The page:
The impact of The Great Annihilator is actually enhanced by the companion album included in this re-release, Michael Gira’s solo debut Drainland. Where The Great Annihilator deals with horror and failure and despair on a macro level, Drainland is intensely, uncomfortably personal. It opens on “You See Through Me”, a largely quiet and peaceful musical backdrop to an actual recorded argument between Jarboe and Gira, touching on his alcohol abuse, money, responsibility, and personal space. It is horrifying in its banality, these artists that so often come off as larger-than-life arguing in the darkest corners of domestic dissatisfaction. Both artists’ bravery in allowing this argument to be put to tape and released to the public is tremendous, as neither comes off as sympathetic; it’s an argument at a bar that you just want to walk away from. By forcing us to hear it, Gira and Jarboe force us to confront the weakness and ugliness of humanity.
Things don’t get cheerier from there. Gira once described “I See Them All Lined Up” (later revisited as “All Lined Up” on Swans’ Soundtracks for the Blind) as “some of the most vile words I ever wrote,” which is saying something. He’s not wrong, for what it’s worth, and those words’ impact is heightened by the cold industrial backdrop the song is afforded. “Low Life Form” is as pure a statement of hatred as Gira ever dared to sing, and yes, “Why I Ate My Wife” offers a vaguely orchestral, Coil-like backdrop to what is actually a surprisingly sensitive lyric (given the title) about a nearly-dead relationship.
It’s hard to hear anyone other than Jarboe as the target of Gira’s ire for most of Drainland, especially given the crushing opening track. To listen to Drainland is to be given a glimpse into the personal side of the despair and anguish of The Great Annihilator. We hear a man who hates himself as much as he hates those around him, a man for whom the light of love is long gone, extinguished, disintegrated.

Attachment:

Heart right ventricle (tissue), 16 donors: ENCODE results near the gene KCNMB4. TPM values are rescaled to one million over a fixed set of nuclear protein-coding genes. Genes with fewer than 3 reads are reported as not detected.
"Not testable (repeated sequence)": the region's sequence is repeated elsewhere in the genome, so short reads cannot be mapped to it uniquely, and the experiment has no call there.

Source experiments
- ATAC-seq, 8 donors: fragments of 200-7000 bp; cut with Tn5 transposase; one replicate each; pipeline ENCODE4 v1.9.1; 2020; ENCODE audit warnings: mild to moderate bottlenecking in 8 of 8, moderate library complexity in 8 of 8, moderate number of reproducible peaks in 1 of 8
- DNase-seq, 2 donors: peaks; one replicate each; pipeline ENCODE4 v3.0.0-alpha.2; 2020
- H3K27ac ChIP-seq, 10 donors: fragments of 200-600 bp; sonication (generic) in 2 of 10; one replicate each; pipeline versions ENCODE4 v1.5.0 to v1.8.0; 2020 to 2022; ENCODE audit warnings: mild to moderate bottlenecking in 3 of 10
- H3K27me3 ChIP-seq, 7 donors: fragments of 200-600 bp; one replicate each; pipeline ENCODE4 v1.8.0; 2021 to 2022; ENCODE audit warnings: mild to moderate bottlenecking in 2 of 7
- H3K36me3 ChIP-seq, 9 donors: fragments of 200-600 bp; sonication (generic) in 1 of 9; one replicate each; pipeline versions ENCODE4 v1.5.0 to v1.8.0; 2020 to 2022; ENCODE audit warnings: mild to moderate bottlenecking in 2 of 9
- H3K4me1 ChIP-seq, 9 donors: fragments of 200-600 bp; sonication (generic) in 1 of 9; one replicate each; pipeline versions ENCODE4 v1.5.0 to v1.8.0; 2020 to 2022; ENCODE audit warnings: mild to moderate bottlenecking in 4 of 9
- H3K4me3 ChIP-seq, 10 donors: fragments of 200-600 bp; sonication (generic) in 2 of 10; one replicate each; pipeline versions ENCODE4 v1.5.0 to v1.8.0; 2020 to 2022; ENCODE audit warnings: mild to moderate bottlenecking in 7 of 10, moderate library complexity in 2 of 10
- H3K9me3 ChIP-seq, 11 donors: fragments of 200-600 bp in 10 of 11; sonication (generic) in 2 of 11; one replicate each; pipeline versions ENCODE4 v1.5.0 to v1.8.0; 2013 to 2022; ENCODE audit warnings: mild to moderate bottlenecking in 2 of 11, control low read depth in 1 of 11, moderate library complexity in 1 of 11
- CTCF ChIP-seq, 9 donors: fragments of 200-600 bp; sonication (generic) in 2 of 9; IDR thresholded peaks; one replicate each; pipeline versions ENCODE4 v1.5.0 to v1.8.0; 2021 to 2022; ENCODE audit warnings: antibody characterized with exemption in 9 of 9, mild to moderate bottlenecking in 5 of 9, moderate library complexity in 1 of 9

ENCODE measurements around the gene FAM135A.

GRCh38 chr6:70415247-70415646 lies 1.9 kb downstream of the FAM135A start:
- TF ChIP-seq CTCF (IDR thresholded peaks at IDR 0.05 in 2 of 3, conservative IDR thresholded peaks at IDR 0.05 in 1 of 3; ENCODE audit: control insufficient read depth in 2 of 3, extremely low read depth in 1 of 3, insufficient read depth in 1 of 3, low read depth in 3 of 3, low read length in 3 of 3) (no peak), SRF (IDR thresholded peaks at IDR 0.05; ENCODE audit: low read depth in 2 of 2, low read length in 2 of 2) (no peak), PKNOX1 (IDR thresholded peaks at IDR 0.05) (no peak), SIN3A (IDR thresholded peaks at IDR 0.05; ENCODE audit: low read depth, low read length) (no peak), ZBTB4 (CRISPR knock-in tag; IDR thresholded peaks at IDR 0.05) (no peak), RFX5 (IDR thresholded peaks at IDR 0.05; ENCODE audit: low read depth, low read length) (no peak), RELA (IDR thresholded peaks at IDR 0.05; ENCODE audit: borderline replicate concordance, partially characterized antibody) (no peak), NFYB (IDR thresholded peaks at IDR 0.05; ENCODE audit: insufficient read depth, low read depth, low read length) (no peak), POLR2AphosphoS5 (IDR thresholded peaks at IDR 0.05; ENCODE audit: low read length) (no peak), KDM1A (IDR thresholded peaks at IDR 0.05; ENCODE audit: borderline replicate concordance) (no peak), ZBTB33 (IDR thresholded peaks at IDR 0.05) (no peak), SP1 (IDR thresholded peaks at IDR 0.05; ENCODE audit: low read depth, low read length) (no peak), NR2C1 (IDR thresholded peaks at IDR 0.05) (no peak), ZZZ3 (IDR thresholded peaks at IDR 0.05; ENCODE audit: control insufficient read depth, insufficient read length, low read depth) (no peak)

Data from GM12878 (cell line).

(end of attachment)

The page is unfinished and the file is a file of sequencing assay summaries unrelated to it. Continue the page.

The story is that we actually have Rieflin to thank for this reissue: Rieflin found the masters for Drainland and The Great Annihilator, which were recorded around the same time, and got in touch with Gira, who decided that the albums were ripe for remastering. To be sure, the original versions were marred by a slightly muddy mix, the kind you’d often get in the ’90s when artists would pile layers and layers of sound into their music (see: Mr. Bungle, California). Gira found Doug Henderson, and they got busy on the remaster. Somewhere along the way Gira decided to package the albums as a unit, and it’s the best decision he could have made; the two enhance one another, two sides of the same desperate, depressing, occasionally horrific coin. Despite its heft, The Great Annihilator feels on its own either transitional or like the slow crumbling of a once-great project; by pairing it with Drainland, the emotional rawness of Gira and Jarboe’s art comes through in full color.
To say the pairing makes the two more “enjoyable” might be a stretch, as there’s little to be “enjoyed” in either album. To say they’re easier to appreciate, however, is accurate. Between the remastering and the added context, The Great Annihilator is afforded a 20-something-years-later argument as one of the classics of Swans’ sizable discography.